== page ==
By Paddy Then
Perth Festival is showcasing Compartment No. 6 – from Finland from 14th to 20th February 2022.
Internationally produced multi-award-winning drama, Compartment No. 6 is set in the 1990’s where two drastically different strangers meet aboard a train to Murmansk, Russia.
The 2021 Cannes Film Festival Jury’s Choice winner, Compartment No. 6 brings forth that forgotten nostalgia of travel, being alone around strangers and the ambiguity of transient relationships. Seen through the eyes of awkward Laura, archaeology student on her way to see Russian petroglyphs, and uncouth but friendly Ljoha, starting a job at the mines, these two come together for two nights aboard as they slowly get to know each other’s personalities and lives.
To watch Compartment No. 6 is to be reminded of a decade before the global accessibility of mobile phones, and life glorified through filters. Shot on analogue and directed by Juho Kuosmanen, his third film piece and first work outside of Finland, this film can be seen in the intimately private Backlot Theatre as part of LotteryWest’s Film Festival offerings. Slated as part of the Valentine’s Day draw – I can understand why moviegoers looking for love outside of a Hollywood lens would find this piece of art beautiful, as it carries an air of honest rawness.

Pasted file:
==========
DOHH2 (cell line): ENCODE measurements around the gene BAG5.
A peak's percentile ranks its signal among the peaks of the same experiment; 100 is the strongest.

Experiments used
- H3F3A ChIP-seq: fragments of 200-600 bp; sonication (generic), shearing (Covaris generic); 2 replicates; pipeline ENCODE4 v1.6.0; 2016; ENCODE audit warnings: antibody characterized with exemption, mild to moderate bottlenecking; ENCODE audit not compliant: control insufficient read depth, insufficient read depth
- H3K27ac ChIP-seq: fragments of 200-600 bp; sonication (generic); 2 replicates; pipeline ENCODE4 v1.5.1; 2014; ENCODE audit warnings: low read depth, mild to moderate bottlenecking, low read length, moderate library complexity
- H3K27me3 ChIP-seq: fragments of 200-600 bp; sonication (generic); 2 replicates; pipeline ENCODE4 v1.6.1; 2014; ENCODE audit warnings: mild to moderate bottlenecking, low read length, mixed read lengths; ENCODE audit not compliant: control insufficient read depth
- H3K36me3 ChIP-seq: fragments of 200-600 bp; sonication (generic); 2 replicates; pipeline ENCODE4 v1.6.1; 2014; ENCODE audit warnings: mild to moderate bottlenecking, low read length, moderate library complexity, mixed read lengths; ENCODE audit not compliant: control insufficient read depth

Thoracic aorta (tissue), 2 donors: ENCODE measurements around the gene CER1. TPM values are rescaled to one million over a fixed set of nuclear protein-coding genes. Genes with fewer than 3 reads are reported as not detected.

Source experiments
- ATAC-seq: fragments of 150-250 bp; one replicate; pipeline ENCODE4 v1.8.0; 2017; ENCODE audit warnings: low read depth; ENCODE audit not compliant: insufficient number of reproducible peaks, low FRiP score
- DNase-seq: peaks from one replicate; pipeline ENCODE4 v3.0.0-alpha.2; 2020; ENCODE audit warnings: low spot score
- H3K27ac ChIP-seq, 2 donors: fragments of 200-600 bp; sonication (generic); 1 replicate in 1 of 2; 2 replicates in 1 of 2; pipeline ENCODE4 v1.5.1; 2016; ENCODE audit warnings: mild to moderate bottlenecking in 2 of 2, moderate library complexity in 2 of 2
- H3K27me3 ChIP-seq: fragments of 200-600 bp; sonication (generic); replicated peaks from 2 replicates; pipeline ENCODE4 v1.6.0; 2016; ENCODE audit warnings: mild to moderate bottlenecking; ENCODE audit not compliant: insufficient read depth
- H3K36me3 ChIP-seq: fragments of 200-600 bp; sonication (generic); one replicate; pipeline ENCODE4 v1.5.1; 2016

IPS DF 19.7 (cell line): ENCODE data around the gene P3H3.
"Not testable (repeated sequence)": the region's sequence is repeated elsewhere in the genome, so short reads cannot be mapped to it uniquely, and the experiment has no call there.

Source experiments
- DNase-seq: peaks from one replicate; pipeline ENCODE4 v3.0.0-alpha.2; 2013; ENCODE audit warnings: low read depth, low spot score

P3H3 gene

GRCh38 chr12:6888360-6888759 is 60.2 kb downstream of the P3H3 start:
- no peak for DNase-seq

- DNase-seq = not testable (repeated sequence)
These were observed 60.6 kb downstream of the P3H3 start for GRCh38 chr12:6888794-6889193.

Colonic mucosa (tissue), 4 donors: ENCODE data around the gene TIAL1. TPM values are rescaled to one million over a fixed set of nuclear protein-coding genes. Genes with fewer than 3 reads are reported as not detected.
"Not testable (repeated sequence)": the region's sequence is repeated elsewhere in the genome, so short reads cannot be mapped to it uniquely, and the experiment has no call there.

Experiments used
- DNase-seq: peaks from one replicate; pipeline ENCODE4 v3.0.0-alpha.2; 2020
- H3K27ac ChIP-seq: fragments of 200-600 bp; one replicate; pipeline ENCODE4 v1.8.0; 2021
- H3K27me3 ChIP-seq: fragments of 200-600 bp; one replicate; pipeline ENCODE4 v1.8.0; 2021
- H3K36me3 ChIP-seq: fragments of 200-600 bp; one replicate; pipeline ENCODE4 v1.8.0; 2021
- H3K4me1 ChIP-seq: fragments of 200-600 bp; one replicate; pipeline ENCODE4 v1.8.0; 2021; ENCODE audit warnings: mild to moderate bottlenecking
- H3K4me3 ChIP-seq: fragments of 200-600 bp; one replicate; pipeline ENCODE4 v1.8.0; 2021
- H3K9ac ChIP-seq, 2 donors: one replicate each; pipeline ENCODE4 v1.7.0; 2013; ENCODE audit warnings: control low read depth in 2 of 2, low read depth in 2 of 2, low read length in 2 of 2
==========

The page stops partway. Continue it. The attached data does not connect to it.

Though this story is told only over 3 days, we watch from Laura’s point of view. A foreigner in Russia, a woman travelling alone without her lover, Irina, beside her, Laura’s distrustful and protective walls slowly come down as her reason for her quest dissipates. The beauty of the film comes slowly, as her bunkmate Ljoha moves from rude stranger, to adventuring partner in an unknown town, to confidante and during their brief time together – her love.
There is a cruel line at the very beginning of the film, translated from English to Russian by Laura’s enigmatic lover, Irina. “Only parts of us, will ever touch parts of others.”
With themes of language barriers, cultural and class exchanges, Compartment No. 6 still shows that while complete understanding may never be possible, hope can be found everywhere, where trust and belief and true human connection exists.